Natural aphrodisiacs for gardeners on Valentine’s Day
It’s that time of year again where we look for tokens of affection for our partners. Red roses and chocolates are all very well; short lived pleasures and hardly original. You might opt for strawberries and breakfast in bed, but it’s been done before. Those with an interest in botany, gardening or food can so much more original. The plant world is full of natural aphrodisiacs, some revered since ancient times for their powers over our emotions. Personally I think some of these are infinitely more acceptable as a gift for your Valentine, whether their powers are relevant or not.
Take saffron for example. The stamens of the autumn flowering crocus, Crocus sativus; reputedly the most expensive spice in the world. A nice sachet of good quality saffron would make a wonderful gift, sadly the bulbs are usually available early autumn, so you would have to wait for those. Saffron has been used as an aphrodisiac since ancient times. A native of the Western Mediterranean it was known to the Sumerians 5,000 years ago. Cleopatra bathed in water infused with saffron. The 16th Century botanist, John Gerard reported in his herbal that saffron stimulated “fleshy lust”. Personally I love it in risotto and it is essential in a decent paella: reason enough to give it on Valentine’s day.
Of course some of our most familiar herbs and vegetables are attributed with aphrodisiac properties. Tomatoes, commonly called “love apple” might make a lovely, and possibly extravagant gift. A gardener might like a pack of seeds of a heritage variety? Or better still how about Toby Musgrave’s 4 week online course on Heritage Fruits and Vegetables, along with a nice punnet of Tomato Pome dei Moro?
Tomatoes are always improved by the addition of fresh basil leaves. Did you know that basil is itself reputed to be an aphrodisiac, stimulating the sense, improving blood flow and general well-being? I reckon you would need to use a lot of it, combined with plenty of those tomatoes. So a packet of basil seeds this year? And maybe a Alex Mitchell’s Edible Gardening Made Easy course for anyone just starting out growing their own. The great thing about basil as an herb, is that it is expensive to buy and so easy to grow on your kitchen window sill.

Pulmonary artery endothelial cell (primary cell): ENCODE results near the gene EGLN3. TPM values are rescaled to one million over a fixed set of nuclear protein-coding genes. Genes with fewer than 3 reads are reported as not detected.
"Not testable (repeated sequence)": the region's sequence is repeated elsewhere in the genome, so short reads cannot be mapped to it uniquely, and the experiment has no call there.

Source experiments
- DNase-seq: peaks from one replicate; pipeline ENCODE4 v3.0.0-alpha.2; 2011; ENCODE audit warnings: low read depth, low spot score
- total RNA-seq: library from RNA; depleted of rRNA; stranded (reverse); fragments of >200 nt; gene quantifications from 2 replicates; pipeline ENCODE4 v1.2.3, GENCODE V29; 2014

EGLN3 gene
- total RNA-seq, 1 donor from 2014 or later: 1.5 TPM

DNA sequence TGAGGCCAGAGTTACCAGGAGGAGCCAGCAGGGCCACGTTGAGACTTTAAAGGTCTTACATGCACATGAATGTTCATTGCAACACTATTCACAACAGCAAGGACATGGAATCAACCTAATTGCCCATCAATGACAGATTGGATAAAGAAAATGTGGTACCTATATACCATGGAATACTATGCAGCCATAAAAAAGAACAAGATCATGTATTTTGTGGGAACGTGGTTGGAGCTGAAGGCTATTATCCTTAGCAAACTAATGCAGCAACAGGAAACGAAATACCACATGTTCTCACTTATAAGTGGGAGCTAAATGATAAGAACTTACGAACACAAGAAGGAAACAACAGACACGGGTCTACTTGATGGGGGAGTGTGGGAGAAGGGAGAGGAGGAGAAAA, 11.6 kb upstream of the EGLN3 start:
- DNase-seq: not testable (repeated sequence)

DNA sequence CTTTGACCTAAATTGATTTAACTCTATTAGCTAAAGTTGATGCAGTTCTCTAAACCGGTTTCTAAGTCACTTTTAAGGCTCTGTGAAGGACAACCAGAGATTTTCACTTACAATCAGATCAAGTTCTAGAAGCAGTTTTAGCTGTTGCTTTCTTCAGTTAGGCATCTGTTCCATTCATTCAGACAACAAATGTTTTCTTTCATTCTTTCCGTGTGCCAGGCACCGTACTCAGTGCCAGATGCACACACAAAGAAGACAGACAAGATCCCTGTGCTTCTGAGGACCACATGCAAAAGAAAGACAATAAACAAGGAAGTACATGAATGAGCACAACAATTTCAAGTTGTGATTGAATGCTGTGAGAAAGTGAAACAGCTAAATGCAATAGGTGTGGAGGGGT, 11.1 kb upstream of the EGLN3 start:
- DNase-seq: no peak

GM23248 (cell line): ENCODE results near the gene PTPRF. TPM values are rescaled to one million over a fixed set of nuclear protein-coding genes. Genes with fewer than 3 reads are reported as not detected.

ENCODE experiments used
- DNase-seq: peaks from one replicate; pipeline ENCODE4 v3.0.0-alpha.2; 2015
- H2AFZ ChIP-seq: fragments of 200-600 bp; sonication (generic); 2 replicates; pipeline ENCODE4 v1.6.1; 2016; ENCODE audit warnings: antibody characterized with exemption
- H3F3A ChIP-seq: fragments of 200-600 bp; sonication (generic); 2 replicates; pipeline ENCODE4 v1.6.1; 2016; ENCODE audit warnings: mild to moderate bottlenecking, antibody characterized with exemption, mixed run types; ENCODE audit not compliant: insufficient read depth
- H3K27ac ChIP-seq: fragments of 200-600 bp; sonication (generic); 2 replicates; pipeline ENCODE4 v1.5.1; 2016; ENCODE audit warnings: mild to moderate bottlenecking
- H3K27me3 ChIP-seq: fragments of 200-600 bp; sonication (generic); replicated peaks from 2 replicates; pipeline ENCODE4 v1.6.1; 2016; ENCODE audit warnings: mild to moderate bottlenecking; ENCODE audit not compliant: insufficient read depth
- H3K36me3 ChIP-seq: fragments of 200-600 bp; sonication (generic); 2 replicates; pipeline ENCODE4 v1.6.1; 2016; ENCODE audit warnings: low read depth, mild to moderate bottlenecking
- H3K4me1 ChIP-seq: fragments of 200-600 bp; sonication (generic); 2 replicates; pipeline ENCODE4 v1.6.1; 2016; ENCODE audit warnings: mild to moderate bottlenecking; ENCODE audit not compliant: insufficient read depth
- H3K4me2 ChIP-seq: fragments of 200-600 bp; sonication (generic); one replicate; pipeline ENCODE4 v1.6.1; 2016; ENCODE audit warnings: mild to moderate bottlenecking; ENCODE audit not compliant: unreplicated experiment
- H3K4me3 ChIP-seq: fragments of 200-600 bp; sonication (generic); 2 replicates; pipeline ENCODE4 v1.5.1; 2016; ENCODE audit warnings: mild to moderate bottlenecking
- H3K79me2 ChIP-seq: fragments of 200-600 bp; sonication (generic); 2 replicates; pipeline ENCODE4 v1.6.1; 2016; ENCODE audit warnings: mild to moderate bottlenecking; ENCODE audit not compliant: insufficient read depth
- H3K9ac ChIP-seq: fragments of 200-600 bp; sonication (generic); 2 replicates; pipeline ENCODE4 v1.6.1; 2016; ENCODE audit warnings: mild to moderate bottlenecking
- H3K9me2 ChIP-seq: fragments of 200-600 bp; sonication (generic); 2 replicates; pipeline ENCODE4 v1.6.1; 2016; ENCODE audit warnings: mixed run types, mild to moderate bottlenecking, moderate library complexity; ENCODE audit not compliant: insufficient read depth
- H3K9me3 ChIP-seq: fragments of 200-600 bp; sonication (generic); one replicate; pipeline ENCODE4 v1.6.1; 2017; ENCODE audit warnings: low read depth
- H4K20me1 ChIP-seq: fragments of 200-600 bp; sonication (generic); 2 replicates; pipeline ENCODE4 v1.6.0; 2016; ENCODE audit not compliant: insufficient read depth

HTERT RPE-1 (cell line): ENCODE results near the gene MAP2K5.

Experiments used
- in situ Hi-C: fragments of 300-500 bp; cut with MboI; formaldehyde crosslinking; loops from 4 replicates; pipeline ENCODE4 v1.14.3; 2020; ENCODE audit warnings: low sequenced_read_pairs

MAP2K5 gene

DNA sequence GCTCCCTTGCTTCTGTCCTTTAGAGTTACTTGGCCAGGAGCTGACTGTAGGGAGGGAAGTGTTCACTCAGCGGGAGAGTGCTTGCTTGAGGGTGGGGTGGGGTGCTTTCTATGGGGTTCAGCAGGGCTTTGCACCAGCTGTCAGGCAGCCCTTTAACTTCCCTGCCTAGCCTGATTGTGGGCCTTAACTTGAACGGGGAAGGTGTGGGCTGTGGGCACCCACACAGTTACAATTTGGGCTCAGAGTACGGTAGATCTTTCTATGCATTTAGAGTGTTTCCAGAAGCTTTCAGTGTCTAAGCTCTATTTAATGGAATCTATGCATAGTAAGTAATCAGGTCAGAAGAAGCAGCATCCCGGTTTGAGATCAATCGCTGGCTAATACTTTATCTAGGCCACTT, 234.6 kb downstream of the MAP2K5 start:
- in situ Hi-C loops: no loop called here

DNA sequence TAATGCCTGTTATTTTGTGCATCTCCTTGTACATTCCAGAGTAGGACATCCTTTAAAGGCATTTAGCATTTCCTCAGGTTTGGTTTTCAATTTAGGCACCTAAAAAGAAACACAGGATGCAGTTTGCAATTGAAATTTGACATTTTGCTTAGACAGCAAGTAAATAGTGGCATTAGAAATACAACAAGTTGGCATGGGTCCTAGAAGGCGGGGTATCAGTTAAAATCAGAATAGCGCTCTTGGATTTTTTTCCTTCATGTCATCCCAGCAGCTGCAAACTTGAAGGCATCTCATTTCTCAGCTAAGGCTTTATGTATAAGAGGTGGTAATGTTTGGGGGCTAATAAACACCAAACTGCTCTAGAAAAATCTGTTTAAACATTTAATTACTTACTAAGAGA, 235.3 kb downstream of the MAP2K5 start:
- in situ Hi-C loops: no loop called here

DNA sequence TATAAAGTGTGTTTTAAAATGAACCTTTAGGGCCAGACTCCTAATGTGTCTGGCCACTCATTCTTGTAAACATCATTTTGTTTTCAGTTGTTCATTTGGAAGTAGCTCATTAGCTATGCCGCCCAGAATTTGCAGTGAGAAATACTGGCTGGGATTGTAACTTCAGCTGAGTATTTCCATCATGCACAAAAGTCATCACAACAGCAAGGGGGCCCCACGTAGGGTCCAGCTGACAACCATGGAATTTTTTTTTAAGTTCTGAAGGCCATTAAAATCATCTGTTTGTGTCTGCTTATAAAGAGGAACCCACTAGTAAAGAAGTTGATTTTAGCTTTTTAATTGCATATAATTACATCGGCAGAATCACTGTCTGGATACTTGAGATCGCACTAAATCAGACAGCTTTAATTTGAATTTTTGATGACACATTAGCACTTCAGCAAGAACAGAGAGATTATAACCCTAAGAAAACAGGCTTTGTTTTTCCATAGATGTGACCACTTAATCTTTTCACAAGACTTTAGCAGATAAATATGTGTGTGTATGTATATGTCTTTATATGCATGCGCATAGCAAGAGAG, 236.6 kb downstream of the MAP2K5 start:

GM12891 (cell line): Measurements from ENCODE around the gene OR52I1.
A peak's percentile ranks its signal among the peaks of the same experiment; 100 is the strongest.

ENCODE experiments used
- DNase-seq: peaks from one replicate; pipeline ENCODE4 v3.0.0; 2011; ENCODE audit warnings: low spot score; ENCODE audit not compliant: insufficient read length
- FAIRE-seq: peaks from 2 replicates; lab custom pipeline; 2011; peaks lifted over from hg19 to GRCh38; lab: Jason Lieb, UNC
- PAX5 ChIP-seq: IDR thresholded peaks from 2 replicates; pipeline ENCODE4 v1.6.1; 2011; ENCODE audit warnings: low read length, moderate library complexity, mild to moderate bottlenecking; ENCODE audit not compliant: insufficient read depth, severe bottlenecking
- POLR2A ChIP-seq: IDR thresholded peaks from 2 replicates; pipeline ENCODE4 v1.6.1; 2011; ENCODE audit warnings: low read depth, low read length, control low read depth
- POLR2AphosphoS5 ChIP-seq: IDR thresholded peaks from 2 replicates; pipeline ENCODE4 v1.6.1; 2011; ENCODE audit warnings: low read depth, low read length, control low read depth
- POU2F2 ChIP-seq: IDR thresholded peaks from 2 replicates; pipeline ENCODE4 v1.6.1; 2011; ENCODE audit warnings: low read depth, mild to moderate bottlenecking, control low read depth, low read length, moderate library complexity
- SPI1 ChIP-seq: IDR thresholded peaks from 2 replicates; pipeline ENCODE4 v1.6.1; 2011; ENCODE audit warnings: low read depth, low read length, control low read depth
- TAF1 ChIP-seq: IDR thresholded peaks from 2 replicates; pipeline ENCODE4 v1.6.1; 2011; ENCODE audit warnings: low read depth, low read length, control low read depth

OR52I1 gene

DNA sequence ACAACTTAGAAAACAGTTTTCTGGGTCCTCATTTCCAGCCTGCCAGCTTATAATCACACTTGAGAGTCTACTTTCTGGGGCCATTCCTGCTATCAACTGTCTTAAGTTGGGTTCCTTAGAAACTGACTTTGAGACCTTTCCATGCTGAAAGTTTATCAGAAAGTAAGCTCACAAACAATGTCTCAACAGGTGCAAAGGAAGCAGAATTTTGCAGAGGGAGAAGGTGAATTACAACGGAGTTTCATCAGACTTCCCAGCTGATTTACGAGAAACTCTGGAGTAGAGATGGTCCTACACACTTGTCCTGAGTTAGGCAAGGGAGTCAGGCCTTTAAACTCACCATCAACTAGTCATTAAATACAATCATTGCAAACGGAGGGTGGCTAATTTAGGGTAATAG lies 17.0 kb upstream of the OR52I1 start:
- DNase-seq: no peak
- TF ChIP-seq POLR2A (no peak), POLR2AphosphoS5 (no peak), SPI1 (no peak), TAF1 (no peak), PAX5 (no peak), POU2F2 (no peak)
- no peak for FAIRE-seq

For me, tomatoes and basil benefit from the addition of mozzarella or avocado. The latter of course is always regarded as an aphrodisiac. The delicate flavour, texture and pure delight of finding that you’ve caught your avocado at just the right moment is enough for me. The association of the avocado with love dates back to the Aztecs; I will let you investigate that for yourself.
The more passionate among you may prefer to opt for hot chillies on Valentine’s Day, rather than these more delicate seducers. Chillies are easy to grow from seed and can be a long term reminder of a gift given at the beginning of the year. Seed suppliers offer a great range, including many compact ones that you can grow on the windowsill. You will find good looking fresh chillies in your local supermarket to spice up your gift, so a packet of seeds and a couple of fresh ones could make that cheap Valentine’s card almost acceptable.
Asparagus is one of the best-known natural aphrodisiacs, along with oysters. Asparagus is a vegetable crop for the keen gardener and it does take time. However it can be so rewarding if you are prepared to be patient. A few nice fresh asparagus crowns would make a great Valentine’s Day gift, but be warned: they do not like to be left out of the ground for long. Ground needs to be prepared and ready to go; there’s no time for that weekend away or indulgent saffron baths. It’s straight out on the plot for your Valentine and you could be picking your first asparagus crop in a couple of years.
Happy Valentine’s Day